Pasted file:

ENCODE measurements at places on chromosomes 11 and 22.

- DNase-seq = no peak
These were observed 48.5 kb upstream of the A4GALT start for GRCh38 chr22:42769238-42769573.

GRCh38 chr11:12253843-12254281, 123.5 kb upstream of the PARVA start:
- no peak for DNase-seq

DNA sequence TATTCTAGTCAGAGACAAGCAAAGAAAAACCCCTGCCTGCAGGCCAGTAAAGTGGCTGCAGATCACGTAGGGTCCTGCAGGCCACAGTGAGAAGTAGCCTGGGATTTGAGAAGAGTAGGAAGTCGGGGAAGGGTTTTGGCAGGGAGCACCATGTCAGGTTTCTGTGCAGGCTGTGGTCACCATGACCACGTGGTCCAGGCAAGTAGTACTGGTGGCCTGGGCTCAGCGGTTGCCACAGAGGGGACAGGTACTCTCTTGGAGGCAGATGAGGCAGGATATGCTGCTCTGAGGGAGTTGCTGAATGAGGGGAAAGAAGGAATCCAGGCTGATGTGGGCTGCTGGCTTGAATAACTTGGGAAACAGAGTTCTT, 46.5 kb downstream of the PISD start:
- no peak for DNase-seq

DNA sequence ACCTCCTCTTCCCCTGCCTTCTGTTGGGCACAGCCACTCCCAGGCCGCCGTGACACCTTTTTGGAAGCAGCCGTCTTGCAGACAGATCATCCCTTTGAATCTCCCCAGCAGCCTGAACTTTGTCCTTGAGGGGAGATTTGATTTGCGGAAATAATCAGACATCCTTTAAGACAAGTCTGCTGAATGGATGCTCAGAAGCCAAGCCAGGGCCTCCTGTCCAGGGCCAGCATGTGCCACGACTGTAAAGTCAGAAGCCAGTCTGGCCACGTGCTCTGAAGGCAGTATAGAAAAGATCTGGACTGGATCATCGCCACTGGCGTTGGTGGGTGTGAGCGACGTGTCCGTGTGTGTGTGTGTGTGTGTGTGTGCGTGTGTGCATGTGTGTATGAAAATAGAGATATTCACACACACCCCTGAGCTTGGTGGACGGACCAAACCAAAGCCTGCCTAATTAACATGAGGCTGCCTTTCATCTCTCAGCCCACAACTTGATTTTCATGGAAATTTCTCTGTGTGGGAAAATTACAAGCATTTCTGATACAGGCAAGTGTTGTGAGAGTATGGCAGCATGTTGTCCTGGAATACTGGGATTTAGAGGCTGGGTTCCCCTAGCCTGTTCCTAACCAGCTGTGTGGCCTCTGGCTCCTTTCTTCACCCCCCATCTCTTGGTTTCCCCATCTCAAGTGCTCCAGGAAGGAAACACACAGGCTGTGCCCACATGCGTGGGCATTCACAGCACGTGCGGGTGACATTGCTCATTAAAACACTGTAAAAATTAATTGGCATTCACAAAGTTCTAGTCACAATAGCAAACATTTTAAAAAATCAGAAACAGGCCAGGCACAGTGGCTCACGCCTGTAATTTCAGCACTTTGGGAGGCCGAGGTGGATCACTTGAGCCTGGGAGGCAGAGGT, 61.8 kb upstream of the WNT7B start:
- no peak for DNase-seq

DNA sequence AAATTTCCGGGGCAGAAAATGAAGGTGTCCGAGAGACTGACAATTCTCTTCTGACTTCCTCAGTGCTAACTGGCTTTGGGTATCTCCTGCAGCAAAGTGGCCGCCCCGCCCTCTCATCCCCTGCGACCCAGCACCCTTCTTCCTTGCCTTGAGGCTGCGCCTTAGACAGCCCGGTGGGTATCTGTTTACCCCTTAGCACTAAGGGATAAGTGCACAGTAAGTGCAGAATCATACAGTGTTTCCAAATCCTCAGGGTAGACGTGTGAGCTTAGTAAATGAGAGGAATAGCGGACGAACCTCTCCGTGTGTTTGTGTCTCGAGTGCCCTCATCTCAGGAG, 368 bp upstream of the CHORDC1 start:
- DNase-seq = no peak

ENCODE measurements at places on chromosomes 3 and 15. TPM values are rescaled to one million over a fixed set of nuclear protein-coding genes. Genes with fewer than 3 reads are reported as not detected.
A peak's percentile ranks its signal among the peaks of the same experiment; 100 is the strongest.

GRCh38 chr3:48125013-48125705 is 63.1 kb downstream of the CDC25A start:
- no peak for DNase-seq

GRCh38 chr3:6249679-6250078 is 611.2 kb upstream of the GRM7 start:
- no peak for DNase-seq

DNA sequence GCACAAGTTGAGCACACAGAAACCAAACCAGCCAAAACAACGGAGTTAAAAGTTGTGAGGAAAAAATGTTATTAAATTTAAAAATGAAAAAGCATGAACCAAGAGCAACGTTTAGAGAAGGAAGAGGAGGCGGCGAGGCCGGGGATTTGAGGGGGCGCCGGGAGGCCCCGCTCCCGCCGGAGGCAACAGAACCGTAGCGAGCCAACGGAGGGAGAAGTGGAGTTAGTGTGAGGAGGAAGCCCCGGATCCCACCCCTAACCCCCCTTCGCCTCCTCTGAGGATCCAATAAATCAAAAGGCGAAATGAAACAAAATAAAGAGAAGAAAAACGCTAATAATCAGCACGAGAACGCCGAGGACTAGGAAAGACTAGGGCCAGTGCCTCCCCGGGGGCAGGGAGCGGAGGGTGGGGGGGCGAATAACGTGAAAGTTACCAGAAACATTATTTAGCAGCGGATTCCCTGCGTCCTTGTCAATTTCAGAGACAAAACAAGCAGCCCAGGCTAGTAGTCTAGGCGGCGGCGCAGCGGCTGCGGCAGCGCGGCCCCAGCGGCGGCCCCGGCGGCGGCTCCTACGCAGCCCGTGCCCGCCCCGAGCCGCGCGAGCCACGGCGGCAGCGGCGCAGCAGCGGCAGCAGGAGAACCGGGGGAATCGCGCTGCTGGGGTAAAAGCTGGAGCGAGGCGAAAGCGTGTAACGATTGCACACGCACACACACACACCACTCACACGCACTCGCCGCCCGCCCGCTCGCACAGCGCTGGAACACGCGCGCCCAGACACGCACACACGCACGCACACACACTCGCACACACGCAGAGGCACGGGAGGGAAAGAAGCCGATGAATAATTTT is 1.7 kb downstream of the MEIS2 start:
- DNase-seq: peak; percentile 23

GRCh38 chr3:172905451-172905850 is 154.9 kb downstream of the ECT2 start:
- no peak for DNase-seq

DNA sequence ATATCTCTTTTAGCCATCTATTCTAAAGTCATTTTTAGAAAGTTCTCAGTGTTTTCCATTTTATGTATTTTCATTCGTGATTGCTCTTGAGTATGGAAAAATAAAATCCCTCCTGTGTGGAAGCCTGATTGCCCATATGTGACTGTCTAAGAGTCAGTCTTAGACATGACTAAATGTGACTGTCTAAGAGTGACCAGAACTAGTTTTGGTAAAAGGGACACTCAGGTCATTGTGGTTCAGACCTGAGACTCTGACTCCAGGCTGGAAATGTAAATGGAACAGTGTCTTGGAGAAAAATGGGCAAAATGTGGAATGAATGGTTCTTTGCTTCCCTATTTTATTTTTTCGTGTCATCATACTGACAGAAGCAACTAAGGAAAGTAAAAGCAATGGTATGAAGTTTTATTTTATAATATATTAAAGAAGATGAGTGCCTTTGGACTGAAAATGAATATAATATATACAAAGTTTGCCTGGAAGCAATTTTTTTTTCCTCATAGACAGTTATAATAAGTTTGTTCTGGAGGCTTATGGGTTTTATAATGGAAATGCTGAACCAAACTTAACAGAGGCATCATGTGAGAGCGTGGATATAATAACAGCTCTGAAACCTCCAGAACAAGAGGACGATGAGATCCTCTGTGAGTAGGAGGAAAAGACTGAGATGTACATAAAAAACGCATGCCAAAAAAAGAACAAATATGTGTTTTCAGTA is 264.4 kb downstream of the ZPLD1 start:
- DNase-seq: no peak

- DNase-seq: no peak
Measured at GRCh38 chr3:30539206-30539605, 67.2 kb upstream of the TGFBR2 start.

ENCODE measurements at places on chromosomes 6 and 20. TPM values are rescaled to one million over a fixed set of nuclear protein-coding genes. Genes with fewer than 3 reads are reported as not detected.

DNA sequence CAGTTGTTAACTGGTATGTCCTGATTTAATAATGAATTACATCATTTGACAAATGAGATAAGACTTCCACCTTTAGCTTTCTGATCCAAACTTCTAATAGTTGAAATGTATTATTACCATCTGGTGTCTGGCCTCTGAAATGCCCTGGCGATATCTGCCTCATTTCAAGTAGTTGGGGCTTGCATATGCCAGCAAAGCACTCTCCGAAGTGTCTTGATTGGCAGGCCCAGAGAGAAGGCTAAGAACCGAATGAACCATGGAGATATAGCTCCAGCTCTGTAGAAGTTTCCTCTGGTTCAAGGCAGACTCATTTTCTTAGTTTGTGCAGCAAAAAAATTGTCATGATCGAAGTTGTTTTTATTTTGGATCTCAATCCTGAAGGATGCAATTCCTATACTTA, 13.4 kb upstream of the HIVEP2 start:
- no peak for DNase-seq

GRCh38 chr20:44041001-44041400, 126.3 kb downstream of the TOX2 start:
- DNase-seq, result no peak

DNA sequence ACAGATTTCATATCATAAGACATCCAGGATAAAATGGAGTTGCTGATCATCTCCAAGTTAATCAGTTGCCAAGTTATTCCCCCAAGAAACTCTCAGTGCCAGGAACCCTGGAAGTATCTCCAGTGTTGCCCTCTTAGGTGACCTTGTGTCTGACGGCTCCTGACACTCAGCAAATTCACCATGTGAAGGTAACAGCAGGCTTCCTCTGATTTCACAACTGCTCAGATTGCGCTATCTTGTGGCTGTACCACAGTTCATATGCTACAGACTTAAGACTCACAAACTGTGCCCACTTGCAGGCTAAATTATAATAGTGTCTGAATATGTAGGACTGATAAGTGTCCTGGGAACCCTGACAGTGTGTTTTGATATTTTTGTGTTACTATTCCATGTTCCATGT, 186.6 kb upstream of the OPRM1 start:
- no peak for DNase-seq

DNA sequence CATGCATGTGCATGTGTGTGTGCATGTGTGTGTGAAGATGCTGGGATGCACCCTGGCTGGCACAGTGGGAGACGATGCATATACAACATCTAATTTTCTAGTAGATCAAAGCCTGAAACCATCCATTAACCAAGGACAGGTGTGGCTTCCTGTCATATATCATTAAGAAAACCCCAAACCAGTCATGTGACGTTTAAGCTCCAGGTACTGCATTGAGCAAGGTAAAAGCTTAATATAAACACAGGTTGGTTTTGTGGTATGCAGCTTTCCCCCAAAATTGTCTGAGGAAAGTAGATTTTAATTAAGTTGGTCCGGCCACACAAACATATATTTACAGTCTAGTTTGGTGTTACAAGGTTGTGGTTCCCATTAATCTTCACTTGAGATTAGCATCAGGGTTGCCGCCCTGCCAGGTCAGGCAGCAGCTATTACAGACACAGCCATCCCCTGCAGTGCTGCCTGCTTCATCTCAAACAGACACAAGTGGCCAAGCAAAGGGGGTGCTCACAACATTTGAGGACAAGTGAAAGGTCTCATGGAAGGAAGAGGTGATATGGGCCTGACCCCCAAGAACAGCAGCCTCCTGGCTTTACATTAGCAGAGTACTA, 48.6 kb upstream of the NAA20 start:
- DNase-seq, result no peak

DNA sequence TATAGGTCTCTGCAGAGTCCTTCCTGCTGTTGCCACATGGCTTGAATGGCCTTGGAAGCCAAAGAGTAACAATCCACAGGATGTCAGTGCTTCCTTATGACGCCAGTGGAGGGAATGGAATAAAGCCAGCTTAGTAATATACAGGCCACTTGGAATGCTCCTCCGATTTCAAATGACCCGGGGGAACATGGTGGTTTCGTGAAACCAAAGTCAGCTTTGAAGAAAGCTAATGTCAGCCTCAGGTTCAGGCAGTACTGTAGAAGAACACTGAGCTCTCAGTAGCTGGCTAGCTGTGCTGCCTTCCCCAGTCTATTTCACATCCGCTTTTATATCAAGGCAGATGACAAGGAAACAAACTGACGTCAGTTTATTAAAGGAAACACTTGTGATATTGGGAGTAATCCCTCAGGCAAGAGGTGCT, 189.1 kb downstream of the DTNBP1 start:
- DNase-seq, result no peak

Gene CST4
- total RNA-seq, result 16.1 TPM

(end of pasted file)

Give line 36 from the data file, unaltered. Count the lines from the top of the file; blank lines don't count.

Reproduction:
- DNase-seq, result no peak